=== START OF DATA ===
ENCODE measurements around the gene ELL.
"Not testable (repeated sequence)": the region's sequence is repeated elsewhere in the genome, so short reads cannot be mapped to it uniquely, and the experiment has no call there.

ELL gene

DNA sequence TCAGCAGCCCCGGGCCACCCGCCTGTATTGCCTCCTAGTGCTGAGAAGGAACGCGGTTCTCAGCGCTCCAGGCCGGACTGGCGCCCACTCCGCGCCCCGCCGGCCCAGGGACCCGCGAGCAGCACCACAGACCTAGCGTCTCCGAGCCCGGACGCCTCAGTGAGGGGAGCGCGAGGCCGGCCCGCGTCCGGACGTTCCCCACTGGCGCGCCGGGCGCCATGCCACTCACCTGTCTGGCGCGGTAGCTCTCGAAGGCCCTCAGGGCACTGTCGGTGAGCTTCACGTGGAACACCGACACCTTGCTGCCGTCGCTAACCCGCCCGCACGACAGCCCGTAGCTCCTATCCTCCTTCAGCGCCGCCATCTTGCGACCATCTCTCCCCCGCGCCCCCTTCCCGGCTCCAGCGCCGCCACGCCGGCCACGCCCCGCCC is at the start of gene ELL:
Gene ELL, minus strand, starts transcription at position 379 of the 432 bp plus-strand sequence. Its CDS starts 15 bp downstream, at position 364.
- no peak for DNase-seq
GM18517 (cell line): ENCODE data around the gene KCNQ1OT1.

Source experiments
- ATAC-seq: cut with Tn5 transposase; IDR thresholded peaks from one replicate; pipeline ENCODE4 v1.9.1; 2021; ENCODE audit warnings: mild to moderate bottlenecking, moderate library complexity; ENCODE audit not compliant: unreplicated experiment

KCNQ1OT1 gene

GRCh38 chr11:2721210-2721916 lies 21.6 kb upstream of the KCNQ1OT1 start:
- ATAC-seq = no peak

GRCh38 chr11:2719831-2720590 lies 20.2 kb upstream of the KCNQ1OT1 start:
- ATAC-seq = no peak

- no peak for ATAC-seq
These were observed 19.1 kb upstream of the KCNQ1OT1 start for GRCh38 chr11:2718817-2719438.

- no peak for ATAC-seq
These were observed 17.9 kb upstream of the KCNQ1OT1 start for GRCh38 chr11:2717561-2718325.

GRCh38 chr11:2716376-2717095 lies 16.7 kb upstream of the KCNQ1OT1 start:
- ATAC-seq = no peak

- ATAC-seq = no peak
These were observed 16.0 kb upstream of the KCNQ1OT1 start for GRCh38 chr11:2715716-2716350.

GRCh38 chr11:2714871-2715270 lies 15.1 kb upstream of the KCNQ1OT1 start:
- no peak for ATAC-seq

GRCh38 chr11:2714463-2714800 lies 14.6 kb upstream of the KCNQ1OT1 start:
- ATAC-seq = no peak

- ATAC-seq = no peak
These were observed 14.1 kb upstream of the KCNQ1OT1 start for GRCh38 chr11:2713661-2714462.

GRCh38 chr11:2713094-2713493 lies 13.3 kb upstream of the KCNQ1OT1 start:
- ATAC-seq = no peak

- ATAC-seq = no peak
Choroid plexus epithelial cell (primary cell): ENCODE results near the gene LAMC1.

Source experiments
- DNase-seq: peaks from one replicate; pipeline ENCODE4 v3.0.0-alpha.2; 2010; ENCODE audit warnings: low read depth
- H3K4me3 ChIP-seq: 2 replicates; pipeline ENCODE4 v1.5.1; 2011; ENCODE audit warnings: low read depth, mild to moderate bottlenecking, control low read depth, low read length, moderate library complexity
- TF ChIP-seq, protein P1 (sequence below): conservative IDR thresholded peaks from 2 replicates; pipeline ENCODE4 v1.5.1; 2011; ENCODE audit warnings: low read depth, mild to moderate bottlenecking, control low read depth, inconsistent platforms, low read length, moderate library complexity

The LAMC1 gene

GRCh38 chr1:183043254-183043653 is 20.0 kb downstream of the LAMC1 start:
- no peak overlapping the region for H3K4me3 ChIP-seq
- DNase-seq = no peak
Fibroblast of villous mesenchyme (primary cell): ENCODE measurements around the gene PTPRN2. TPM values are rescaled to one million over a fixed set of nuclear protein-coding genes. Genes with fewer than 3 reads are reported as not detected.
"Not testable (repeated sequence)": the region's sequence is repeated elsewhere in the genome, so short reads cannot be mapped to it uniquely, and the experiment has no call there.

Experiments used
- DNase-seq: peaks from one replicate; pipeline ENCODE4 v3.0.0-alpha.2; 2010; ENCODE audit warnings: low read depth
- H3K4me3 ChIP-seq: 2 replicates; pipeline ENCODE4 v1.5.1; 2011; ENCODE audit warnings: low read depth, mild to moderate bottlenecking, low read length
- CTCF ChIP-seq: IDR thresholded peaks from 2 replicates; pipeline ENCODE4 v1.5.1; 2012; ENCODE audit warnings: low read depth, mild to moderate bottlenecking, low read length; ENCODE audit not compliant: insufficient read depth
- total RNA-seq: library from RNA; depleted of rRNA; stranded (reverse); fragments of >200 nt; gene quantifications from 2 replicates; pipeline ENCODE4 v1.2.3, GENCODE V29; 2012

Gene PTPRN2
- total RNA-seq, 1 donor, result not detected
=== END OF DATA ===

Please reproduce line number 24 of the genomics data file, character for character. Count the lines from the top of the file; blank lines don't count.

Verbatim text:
- no peak for ATAC-seq